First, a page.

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In the Landscape

In the Landscape

Russ Bickerstaff

WE HAD BEEN TRAVELLING through the landscape for a long time. It might well have been millennia. I was willing to accept the fact that time was behaving a little weird. The rest of the guys were trying to be objective about it and check their watches and things like that, but the damned things had gone haywire a long time ago and any precise attention to what may or may not have been going on was more than a little suspect. That’s all I’m saying. Try to tell time by any inner clock in this landscape and things start to get a little shaky.

Minik looks at me with dead eyes. There’s a scratch in there somewhere. A scratch in his gaze. I can’t remember how it got there. He’s staring out into the corridor with that thing. He’s staring out into it like it’s all that we’ve ever known. And in a way, that’s exactly what the situation has been. That’s a big part of the problem. The landscape in this place has a way of wiping away your memories as you created new ones. Some kinda weird effect on the hippocampus or something. Memory bleeds out around the edges of the moments and there really isn’t much left but the journey into this landscape. Can’t even seem to remember how we got to be here. I don’t suppose that it matters too much, really. It’d just be nice is all. It’d just be nice to have some kind of idea where we are from where we were, y’know?

I don’t personally remember all that much. I remember when we were here with rocks and sticks and things. I remember losing a few back then as the landscape swallowed us up. Remember that much real well. It’s a bit hazy how we got to be there. We’re a military squad of some sort. Can’t seem to remember much more about it than that, though. We were racing through the jungle running away from shadows in the rain. Lightning. Thunder. Death. I’m sure we had better protection than a few sticks and stones when we got here, but I can’t seem to remember much more than that. I can’t even remember the names or faces of anyone we lost. I don’t know. Maybe we didn’t. I remember the blood though. I remember the pain. There must have been some who died then, right? No idea.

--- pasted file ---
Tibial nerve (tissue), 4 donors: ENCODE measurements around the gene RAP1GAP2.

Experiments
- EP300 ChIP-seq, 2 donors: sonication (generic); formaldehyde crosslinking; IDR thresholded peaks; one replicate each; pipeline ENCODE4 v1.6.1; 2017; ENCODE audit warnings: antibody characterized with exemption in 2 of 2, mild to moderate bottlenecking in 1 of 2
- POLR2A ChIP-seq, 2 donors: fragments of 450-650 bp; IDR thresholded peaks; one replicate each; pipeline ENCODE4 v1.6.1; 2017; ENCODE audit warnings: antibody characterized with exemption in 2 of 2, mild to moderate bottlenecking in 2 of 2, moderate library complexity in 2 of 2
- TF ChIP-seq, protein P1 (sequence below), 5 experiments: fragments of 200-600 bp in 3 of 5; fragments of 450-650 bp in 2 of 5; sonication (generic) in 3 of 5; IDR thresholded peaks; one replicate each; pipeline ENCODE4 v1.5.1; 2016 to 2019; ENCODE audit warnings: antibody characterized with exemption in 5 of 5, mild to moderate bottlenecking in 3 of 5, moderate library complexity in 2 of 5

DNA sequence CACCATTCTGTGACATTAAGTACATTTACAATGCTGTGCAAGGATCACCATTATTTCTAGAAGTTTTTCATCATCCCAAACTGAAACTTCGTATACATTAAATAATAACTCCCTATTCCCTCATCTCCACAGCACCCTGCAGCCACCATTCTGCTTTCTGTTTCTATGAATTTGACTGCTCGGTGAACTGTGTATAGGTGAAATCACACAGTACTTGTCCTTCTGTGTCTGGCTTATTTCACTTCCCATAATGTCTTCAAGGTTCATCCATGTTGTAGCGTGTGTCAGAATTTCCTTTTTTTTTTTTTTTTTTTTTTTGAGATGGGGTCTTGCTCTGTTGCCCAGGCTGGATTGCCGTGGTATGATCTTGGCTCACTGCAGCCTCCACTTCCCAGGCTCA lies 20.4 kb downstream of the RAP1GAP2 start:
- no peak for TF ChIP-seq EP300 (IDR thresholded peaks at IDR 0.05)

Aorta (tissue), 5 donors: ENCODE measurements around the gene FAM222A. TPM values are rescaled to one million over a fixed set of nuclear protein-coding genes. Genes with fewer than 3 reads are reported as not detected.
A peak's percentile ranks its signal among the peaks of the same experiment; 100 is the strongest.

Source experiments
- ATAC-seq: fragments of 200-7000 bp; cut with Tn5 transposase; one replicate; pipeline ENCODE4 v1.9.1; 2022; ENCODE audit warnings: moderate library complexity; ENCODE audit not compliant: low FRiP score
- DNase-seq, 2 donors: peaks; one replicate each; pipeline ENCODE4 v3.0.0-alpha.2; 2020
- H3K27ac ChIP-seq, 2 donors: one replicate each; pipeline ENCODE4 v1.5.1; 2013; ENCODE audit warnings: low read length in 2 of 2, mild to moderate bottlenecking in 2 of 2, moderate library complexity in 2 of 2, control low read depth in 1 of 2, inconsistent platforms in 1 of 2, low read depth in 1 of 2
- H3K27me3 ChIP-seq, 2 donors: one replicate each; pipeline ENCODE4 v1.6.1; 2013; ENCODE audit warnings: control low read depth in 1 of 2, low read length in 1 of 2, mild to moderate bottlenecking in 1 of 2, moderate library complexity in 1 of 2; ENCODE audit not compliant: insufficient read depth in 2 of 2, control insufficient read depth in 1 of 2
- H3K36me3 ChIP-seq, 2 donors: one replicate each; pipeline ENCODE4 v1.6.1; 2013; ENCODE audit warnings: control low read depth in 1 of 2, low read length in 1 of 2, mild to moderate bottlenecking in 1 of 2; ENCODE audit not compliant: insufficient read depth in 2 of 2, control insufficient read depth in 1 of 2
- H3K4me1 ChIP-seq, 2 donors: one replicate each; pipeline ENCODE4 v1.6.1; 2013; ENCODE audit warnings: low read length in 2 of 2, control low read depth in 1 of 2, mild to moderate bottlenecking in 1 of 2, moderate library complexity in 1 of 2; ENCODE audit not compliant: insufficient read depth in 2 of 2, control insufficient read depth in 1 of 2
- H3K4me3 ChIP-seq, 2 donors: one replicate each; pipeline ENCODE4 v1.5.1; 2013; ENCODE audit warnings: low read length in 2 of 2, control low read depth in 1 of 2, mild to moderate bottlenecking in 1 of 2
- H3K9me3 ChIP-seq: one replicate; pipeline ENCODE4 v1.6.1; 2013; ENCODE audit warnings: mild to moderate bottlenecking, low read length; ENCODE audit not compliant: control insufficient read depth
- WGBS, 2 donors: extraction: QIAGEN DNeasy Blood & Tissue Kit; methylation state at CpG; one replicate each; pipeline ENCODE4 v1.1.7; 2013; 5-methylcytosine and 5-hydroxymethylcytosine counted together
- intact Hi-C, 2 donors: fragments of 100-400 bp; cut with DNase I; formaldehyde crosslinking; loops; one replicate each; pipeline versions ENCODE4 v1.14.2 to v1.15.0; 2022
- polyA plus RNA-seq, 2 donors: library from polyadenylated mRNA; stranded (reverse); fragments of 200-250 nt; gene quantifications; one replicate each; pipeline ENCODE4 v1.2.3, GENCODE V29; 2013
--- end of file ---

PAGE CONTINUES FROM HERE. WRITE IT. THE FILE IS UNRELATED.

Somehow in the midst of the chase we began to realize that shadows weren’t all we were running from. It wasn’t just our own accidents that were killing us. There were beasts that were attacking around the edges of our group. No idea how long it took to realize that the beasts were wearing collars. I think one of us actually managed to bring one of them down (Katma I think.) We saw that there was something kind of weird about the creatures. They didn’t seem to have internal organs exactly. Just a whole lot of muscle. Just a whole lot of meat. Nothing else, though.

We kept going. Somewhere in the midst of a hast dissection of the beast, we had come to realize that rocks and sticks had become blades and slings. We had become all the more capable of defending ourselves. Things would have been great had it not been for the fact that we were seeing darts and arrows shoot by us. Still outclassed even as we had come to somehow be in possession of something halfway decent with which to defend ourselves. So naturally we had to keep running.

Not sure exactly when it was that the farms started showing up. Tiny, little farms in and around the edges of the jungle path that we were rushing through. Somehow events had settled down into something more reasonably resembling woods. For a time we were able to jump from cabin to cabin to get some rest but sleep itself never seemed to come what with how often it was that we found we had to keep moving. Farms began to give way to small villages which became suburbs and gradually denser and denser metropolitan areas. By this time we had moved from slings to swords to small guns.

The density of the area grew in intensity. That which was attacking us seemed somewhere between man and beast. Some of what was attacking might as well have been us. Some of what was attacking might have been us. At this stage everything was blurring together in a bleary smudge.

Something broke down though. We slipped and lost a lot of everything. Things, people and blood spilled out all over the place. The best we could seem to manage was a rush through an alley beyond something that snarled and slashed and lashed out at us as we slid into the narrow far corner of its lair. Couldn’t quite get to us, so we were safe. Only way out was through it, so we were trapped by it too.

We settled-in. Bates tried to attack it while it was sleeping. He’ll be fine once the bleeding stops. No way out. Felt awful. Then there were a few that had come by looking for us. They looked exactly like those who had been after us this whole time. I’d be damned if the beast didn’t make short work of them. So there was that.

It shook itself and looked over to see us. A strange look cast across what I’m going to call its face. It recognized what we are and took another hour finding out that it couldn’t get past us where we were. Then it stopped and rested. Bates knew better than to try anything other than escape. He promised to go and find help. It tossed him like a rag doll right back with the rest of us. Then it noticed what it had done and started to attack again. Took another hour before it could remember that it couldn’t do anything. We settled into it and tried to forget.

Russ Bickerstaff is a professional theatre critic and aspiring author. Last year his short fictions have appeared in over 30 different publications including Hypertext Magazine, Pulp Metal Magazine, Sein und Werden, and Beyond Imagination. He lives in Milwaukee, Wisconsin.

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